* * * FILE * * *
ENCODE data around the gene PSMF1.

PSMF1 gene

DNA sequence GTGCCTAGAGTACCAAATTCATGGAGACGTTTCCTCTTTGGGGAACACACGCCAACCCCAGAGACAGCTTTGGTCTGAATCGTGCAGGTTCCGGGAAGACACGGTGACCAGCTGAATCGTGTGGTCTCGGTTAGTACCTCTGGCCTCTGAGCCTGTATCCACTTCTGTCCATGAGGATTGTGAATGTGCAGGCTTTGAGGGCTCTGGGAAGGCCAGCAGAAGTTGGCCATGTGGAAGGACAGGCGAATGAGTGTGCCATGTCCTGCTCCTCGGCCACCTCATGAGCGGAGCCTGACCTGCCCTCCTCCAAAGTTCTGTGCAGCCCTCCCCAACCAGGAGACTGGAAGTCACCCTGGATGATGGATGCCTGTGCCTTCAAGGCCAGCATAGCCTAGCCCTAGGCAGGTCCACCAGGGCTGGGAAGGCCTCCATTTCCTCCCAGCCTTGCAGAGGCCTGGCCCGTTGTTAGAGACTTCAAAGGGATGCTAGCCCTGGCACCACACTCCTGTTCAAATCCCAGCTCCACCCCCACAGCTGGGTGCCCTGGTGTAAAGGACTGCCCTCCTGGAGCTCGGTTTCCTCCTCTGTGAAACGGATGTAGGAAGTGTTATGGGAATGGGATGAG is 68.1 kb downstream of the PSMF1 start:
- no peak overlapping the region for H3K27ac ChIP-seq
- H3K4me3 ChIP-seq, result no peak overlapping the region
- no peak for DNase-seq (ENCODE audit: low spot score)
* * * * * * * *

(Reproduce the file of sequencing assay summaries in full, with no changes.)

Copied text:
ENCODE data around the gene PSMF1.

PSMF1 gene

DNA sequence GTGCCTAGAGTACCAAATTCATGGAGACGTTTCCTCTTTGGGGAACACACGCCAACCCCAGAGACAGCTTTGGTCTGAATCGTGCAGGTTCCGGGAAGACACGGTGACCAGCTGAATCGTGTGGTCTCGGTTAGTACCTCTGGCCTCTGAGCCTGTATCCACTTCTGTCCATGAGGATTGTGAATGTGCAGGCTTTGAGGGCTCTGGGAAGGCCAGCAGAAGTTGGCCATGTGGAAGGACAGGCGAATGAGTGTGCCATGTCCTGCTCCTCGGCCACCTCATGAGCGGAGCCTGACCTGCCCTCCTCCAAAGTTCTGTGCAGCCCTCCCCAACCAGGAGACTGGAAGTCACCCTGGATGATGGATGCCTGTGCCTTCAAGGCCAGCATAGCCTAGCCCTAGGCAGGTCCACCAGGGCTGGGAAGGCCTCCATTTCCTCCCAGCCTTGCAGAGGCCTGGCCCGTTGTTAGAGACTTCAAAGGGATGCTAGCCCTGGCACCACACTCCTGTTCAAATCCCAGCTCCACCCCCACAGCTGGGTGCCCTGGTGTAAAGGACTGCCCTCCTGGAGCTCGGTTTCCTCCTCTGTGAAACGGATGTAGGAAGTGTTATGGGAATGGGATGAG is 68.1 kb downstream of the PSMF1 start:
- no peak overlapping the region for H3K27ac ChIP-seq
- H3K4me3 ChIP-seq, result no peak overlapping the region
- no peak for DNase-seq (ENCODE audit: low spot score)